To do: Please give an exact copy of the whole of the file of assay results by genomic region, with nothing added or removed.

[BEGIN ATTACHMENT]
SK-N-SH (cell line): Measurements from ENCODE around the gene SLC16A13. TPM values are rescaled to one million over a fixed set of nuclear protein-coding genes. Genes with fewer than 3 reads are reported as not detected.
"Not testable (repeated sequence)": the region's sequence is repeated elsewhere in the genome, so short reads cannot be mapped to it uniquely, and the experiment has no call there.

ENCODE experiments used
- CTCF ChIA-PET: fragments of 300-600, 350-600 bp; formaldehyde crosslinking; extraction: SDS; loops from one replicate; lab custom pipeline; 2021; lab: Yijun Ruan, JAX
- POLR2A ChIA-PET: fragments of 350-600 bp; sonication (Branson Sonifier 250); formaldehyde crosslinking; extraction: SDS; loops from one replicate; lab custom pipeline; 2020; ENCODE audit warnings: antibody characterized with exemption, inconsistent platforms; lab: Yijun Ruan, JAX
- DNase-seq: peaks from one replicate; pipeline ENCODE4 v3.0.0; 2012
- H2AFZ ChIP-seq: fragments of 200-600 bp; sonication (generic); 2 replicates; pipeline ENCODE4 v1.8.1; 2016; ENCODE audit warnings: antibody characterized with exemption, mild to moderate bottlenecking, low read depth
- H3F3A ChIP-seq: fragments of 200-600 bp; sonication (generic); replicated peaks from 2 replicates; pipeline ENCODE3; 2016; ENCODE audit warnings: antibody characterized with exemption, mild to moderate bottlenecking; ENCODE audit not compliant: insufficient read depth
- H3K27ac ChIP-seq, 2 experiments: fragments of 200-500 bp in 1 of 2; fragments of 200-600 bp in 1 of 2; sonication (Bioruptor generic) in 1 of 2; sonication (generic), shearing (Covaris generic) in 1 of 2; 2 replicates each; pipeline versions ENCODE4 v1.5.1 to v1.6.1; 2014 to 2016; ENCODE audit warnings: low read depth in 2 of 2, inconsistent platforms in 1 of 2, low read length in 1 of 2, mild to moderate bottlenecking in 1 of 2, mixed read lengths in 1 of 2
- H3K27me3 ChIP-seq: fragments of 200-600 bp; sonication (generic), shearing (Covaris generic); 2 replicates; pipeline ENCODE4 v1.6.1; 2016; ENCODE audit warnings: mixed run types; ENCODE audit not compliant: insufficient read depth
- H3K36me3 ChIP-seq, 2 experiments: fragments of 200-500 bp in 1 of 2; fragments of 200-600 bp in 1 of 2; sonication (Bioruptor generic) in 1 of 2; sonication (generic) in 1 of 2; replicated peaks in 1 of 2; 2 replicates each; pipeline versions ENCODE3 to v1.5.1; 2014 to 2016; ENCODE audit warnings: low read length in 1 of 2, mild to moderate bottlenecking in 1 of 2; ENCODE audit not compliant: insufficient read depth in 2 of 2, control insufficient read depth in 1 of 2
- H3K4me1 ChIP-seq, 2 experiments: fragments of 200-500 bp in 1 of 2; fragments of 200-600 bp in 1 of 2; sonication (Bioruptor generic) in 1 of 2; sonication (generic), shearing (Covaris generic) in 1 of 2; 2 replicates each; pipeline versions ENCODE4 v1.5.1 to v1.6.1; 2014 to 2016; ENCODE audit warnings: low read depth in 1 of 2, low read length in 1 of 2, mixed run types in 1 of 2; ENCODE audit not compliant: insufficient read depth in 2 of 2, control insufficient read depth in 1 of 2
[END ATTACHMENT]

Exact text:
SK-N-SH (cell line): Measurements from ENCODE around the gene SLC16A13. TPM values are rescaled to one million over a fixed set of nuclear protein-coding genes. Genes with fewer than 3 reads are reported as not detected.
"Not testable (repeated sequence)": the region's sequence is repeated elsewhere in the genome, so short reads cannot be mapped to it uniquely, and the experiment has no call there.

ENCODE experiments used
- CTCF ChIA-PET: fragments of 300-600, 350-600 bp; formaldehyde crosslinking; extraction: SDS; loops from one replicate; lab custom pipeline; 2021; lab: Yijun Ruan, JAX
- POLR2A ChIA-PET: fragments of 350-600 bp; sonication (Branson Sonifier 250); formaldehyde crosslinking; extraction: SDS; loops from one replicate; lab custom pipeline; 2020; ENCODE audit warnings: antibody characterized with exemption, inconsistent platforms; lab: Yijun Ruan, JAX
- DNase-seq: peaks from one replicate; pipeline ENCODE4 v3.0.0; 2012
- H2AFZ ChIP-seq: fragments of 200-600 bp; sonication (generic); 2 replicates; pipeline ENCODE4 v1.8.1; 2016; ENCODE audit warnings: antibody characterized with exemption, mild to moderate bottlenecking, low read depth
- H3F3A ChIP-seq: fragments of 200-600 bp; sonication (generic); replicated peaks from 2 replicates; pipeline ENCODE3; 2016; ENCODE audit warnings: antibody characterized with exemption, mild to moderate bottlenecking; ENCODE audit not compliant: insufficient read depth
- H3K27ac ChIP-seq, 2 experiments: fragments of 200-500 bp in 1 of 2; fragments of 200-600 bp in 1 of 2; sonication (Bioruptor generic) in 1 of 2; sonication (generic), shearing (Covaris generic) in 1 of 2; 2 replicates each; pipeline versions ENCODE4 v1.5.1 to v1.6.1; 2014 to 2016; ENCODE audit warnings: low read depth in 2 of 2, inconsistent platforms in 1 of 2, low read length in 1 of 2, mild to moderate bottlenecking in 1 of 2, mixed read lengths in 1 of 2
- H3K27me3 ChIP-seq: fragments of 200-600 bp; sonication (generic), shearing (Covaris generic); 2 replicates; pipeline ENCODE4 v1.6.1; 2016; ENCODE audit warnings: mixed run types; ENCODE audit not compliant: insufficient read depth
- H3K36me3 ChIP-seq, 2 experiments: fragments of 200-500 bp in 1 of 2; fragments of 200-600 bp in 1 of 2; sonication (Bioruptor generic) in 1 of 2; sonication (generic) in 1 of 2; replicated peaks in 1 of 2; 2 replicates each; pipeline versions ENCODE3 to v1.5.1; 2014 to 2016; ENCODE audit warnings: low read length in 1 of 2, mild to moderate bottlenecking in 1 of 2; ENCODE audit not compliant: insufficient read depth in 2 of 2, control insufficient read depth in 1 of 2
- H3K4me1 ChIP-seq, 2 experiments: fragments of 200-500 bp in 1 of 2; fragments of 200-600 bp in 1 of 2; sonication (Bioruptor generic) in 1 of 2; sonication (generic), shearing (Covaris generic) in 1 of 2; 2 replicates each; pipeline versions ENCODE4 v1.5.1 to v1.6.1; 2014 to 2016; ENCODE audit warnings: low read depth in 1 of 2, low read length in 1 of 2, mixed run types in 1 of 2; ENCODE audit not compliant: insufficient read depth in 2 of 2, control insufficient read depth in 1 of 2